The Heart of God: Exile and Return (3)
And beginning at Moses and all the Prophets, He expounded to them in all the Scriptures the things concerning Himself. Luke 24.27
Read and meditate on Ezra 1, 3, 5, 6, and Haggai 1 and 2.
When Rehoboam began to reign after Solomon, he sought to fortify himself against his enemies by armies, fortified cities, and bringing many sons into the world. He did not seek the Lord (2 Chron. 12.14). As the people began to return from exile to the land of promise, God intended to make certain they had their priorities right this time around.
1. How do you see God at work in the history of nations and the hearts of people in Ezra 1 and 2? Can there be true revival apart from God working this way? Explain.
2. After a delayed start, the work on the temple resumed. Why did the people begin the rebuilding of their nation by starting with the temple? Wouldn’t they have been smarter to start with the walls of the city, and with training an army? Explain.
3. Again (Ezra 6), we see that God is sovereign over the nations as He moves to renew covenant with His people. Comment on the importance of what we read in Ezra 6.13-22.
4. God’s people always need prophets to keep them from straying from His vision and lapsing into self-serving ways. How can you see that from Haggai 1?
5. Haggai 2 expresses disillusionment and disappointment. Explain. Yet, through the prophet, God used the events and people of that day to point forward to a greater day to come. Explain. What is the role of those entrusted with the Word in keeping God’s people focused on His promises?
The finishing of the temple was a bittersweet moment for the people of Israel. For all their celebrating and rejoicing, it just didn’t seem to have the “punch” many were looking for, and they soon began to drift into self-serving ways again. But as significant as this return to God was, it was merely a sign of greater covenant blessings to come. In what ways?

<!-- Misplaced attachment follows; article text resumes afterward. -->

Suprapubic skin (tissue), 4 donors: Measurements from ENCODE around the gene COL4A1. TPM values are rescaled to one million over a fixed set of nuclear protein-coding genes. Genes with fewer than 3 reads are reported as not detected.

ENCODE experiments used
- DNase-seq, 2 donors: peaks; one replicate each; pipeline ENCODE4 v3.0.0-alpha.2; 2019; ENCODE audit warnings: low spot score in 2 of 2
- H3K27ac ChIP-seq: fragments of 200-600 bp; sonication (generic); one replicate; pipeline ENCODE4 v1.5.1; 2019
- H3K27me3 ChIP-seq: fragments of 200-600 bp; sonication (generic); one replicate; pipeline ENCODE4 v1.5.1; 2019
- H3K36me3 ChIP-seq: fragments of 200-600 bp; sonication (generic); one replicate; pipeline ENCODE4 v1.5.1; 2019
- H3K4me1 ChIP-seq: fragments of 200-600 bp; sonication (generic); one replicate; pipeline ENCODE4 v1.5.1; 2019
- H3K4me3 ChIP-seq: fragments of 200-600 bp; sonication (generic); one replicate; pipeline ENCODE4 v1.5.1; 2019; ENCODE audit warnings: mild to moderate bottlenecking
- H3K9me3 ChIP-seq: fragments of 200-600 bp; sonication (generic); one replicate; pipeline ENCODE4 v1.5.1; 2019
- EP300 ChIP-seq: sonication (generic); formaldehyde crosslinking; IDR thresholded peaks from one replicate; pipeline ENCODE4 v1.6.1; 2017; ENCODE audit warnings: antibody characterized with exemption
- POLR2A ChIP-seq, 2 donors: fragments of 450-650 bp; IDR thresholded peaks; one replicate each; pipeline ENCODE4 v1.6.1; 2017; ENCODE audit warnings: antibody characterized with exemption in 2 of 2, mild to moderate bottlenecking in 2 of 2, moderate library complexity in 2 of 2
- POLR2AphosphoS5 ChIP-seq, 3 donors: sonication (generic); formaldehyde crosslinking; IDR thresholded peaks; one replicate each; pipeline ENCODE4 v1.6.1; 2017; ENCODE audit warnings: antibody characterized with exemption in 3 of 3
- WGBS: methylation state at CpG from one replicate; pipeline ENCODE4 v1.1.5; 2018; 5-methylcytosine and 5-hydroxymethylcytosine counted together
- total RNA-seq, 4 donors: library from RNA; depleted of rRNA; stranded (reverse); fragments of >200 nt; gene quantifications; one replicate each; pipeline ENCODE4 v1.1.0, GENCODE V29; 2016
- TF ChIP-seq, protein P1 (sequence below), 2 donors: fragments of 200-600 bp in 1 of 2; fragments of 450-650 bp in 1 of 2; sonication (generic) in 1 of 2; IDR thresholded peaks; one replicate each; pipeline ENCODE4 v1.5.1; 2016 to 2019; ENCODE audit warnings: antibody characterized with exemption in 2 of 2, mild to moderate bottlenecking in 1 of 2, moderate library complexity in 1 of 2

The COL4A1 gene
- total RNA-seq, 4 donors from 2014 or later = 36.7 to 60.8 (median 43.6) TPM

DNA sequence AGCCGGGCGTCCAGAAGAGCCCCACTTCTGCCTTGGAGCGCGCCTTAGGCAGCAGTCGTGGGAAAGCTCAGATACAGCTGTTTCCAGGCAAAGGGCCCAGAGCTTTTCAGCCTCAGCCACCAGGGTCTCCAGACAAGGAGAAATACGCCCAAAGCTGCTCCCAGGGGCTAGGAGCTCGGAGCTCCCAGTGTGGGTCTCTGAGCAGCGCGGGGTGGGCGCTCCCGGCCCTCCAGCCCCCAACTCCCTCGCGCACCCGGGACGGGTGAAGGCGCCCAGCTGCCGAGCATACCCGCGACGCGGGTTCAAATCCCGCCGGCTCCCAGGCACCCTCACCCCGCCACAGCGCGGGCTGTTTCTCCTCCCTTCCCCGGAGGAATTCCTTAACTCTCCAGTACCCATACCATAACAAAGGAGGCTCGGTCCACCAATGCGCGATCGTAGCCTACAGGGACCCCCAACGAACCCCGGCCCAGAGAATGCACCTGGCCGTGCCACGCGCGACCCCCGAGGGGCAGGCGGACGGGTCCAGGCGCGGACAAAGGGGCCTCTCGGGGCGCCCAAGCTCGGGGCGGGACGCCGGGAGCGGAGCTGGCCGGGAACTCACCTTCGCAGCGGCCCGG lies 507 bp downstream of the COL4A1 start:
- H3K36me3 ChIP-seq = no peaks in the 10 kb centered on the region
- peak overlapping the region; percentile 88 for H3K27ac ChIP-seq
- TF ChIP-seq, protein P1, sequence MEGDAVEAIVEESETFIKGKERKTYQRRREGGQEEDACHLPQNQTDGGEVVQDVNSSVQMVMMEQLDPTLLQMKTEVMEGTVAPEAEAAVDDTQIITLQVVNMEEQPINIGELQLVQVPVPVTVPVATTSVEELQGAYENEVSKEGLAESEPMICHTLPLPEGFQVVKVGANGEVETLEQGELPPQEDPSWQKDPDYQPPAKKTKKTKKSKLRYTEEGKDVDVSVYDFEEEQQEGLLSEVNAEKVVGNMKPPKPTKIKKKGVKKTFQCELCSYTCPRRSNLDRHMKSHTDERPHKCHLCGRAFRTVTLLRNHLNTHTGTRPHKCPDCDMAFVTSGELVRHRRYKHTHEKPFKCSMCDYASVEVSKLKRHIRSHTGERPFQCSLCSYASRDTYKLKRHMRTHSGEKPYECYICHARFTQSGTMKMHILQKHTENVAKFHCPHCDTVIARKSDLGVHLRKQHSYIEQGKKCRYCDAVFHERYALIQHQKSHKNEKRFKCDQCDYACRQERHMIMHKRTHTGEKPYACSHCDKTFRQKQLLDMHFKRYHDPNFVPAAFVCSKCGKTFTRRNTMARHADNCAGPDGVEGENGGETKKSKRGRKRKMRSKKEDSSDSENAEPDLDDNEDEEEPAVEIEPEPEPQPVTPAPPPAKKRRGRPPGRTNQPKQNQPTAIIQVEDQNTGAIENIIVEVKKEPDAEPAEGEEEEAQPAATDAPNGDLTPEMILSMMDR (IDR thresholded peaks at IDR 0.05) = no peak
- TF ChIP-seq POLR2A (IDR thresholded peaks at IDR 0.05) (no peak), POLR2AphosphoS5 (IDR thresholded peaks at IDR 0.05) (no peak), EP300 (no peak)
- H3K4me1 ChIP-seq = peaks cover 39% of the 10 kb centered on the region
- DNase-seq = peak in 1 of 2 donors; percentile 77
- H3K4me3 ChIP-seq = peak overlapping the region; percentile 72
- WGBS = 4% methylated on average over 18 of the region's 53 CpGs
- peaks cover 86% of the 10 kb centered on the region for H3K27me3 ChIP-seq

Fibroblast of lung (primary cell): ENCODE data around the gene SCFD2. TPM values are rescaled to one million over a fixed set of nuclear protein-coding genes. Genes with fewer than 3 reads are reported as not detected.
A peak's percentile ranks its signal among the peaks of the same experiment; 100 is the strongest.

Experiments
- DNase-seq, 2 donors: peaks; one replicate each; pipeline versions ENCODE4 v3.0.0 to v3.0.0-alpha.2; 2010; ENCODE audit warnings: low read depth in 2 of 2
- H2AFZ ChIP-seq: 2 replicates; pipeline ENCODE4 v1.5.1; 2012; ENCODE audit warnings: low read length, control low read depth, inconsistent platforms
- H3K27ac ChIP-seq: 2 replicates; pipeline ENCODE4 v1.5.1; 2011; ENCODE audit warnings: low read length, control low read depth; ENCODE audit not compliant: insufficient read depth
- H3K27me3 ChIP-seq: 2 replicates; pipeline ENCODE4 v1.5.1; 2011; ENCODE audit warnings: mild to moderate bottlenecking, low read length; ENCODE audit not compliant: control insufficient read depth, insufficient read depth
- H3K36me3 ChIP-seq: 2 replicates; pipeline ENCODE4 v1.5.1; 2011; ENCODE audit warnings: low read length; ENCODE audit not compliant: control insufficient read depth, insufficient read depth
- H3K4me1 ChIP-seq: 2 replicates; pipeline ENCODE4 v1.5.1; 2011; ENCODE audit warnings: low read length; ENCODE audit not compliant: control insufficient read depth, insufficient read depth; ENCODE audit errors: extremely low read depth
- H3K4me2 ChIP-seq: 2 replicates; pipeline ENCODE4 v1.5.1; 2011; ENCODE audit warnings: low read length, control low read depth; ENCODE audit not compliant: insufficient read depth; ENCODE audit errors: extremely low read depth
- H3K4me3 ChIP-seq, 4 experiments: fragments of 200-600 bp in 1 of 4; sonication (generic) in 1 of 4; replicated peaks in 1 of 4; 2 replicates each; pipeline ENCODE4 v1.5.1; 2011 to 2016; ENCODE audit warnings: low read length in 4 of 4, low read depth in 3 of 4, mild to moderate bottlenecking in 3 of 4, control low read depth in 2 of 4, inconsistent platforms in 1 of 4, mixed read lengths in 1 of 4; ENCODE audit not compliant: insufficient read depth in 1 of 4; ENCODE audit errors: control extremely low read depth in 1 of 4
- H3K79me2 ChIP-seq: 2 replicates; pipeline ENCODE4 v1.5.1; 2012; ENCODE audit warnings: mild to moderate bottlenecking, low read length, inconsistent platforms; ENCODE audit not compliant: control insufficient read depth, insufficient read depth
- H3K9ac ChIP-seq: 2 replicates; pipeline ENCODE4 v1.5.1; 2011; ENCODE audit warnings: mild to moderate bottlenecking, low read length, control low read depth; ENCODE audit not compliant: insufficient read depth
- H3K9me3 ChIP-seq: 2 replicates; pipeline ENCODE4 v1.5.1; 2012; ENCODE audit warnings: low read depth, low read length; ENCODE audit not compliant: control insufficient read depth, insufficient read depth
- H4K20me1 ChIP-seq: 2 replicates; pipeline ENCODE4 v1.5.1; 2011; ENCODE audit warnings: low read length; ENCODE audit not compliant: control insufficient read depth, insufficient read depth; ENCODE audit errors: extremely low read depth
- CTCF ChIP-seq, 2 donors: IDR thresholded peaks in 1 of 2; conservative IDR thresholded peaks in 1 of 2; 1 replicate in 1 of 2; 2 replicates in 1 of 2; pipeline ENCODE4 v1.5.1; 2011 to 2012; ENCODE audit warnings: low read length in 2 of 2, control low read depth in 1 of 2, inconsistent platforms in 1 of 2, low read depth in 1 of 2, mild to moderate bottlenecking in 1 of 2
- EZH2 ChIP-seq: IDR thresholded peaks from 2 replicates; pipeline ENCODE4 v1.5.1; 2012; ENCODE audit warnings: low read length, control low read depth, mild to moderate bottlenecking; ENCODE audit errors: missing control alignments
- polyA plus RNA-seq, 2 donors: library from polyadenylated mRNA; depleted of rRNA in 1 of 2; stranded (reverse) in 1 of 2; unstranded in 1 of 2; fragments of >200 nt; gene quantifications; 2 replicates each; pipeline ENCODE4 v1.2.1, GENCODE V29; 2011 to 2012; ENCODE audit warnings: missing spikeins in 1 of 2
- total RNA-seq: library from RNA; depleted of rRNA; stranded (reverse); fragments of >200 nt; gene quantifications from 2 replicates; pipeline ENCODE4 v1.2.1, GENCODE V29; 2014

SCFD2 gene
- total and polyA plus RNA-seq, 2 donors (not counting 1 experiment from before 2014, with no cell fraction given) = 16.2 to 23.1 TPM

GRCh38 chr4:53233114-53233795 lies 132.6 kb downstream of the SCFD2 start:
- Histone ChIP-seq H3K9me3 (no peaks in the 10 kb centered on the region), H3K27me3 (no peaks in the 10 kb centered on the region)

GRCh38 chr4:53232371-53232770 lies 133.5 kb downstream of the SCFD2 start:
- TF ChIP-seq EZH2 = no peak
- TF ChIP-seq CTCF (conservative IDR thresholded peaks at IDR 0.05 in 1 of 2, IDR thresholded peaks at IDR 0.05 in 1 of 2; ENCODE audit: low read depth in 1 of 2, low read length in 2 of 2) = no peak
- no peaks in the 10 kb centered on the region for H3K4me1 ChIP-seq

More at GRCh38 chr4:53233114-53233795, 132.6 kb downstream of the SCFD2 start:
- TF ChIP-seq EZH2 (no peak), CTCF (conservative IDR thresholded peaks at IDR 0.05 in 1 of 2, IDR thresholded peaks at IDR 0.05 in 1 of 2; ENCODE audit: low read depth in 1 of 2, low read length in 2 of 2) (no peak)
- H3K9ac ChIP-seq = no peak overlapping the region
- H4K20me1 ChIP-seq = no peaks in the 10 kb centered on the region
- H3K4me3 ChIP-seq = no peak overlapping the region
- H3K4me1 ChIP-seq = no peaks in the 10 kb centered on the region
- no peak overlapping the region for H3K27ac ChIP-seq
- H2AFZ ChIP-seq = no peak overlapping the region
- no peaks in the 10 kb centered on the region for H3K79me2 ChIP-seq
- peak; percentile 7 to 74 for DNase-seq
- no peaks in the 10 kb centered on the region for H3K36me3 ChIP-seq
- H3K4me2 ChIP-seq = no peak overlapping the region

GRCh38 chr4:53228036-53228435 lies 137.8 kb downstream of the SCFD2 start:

Your God has commanded your strength;
Strengthen, O God, what You have done for us.
Because of Your temple at Jerusalem,
Kings will bring presents to You.
Rebuke the beasts of the reeds,
The herd of bulls with the calves of the peoples,
Till everyone submits himself with pieces of silver.
Scatter the peoples who delight in war.
Envoys will come out of Egypt;
Ethiopia will quickly stretch out her hands to God.
Sing to God, you kingdoms of the earth;
Oh, sing praises to the Lord,
To Him who rides on the heaven of heavens, which were of old!
Indeed, He sends out His voice, a mighty voice.
Ascribe strength to God;
His excellence is over Israel,
And His strength is in the clouds.
O God, You are more awesome than Your holy places.
The God of Israel is He who gives strength and power to His people.
Blessed be God!
T. M. Moore
Two books can help you gain a fuller understanding of the terrain we will be covering in this series. Kingdom Documentsprovides a concise overview of the primary teaching of the Old and New Testaments, and shows, through early Church creeds, how our forebears understood the primary teachings of God’s Word. (click here to order). I Will Be Your Goddevelops more fully the idea of God’s covenant and leads us to consider the practical implications of our covenant relationship with God (click here).
Visit The Ailbe Seminary, where our course, Introduction to Biblical Theology, offers a parallel study of our theme in this series, using brief video presentations and the workbook God’s Covenant: An Introduction. All courses at The Ailbe Seminary are available without charge.
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Except as indicated, Scripture taken from the New King James Version. © Copyright 1982 by Thomas Nelson, Inc. Used by permission. All rights reserved.